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Egyptian animal mummies
The Egyptians believed that their gods and goddesses could
appear on earth in the forms of animals or birds.
Each creature represented an aspect of the personality of a deity and each deity had one or more sacred animals with which he or she was associated. For example, Amun is associated with the goose and ram, and Thoth with the ibis and baboon.
Sacred animals were often kept in the precinct of their associated deity's temple. The animals lived a life of luxury, and were mummified and buried with great ceremony. By the Late Period (about 661-332 BC), all members of the species associated with a deity were regarded as sacred.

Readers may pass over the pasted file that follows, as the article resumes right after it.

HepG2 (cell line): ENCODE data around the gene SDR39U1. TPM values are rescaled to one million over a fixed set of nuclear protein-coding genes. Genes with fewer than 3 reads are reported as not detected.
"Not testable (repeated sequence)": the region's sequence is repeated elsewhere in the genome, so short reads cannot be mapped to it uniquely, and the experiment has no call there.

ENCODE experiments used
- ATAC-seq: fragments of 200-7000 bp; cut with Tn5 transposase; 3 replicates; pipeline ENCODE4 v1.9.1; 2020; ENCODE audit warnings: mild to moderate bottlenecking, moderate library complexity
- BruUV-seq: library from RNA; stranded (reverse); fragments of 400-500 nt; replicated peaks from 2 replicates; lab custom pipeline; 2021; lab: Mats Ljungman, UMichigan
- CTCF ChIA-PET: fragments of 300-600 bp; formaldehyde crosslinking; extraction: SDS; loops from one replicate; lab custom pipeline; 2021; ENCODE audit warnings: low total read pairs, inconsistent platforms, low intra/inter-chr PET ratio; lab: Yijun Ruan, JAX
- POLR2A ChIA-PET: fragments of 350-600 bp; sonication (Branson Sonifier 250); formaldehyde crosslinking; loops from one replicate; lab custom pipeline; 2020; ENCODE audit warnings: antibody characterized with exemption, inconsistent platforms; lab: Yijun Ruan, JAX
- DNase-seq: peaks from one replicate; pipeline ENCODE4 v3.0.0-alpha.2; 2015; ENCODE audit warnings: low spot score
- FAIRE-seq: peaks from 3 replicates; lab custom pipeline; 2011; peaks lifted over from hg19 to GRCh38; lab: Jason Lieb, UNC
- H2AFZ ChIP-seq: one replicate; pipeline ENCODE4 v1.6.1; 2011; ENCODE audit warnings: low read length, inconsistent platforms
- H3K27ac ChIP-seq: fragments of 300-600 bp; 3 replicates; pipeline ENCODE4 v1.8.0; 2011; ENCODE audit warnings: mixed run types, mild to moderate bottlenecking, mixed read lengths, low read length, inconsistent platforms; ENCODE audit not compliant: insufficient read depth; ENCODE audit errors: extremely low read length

A few individual animals were considered to be the incarnation of the god on earth. The Apis bull at Memphis is the most famous example. In life it was regarded as the sacred oracle of the god Ptah. When the Apis bull died it was buried in the catacombs of the Serapeum at Saqqara. The Buchis bull was treated in a similar way at Armant.
Animal burials are found at all periods, but the systematic production of animal mummies for sale and subsequent burial as votive objects began in earnest in the Late Period (661-332 BC), and continued into Roman times. Vast catacombs of animal mummies have been found in various places; the creatures were clearly bred for the purpose and X-rays of examples now in museum collections show that some were deliberately killed.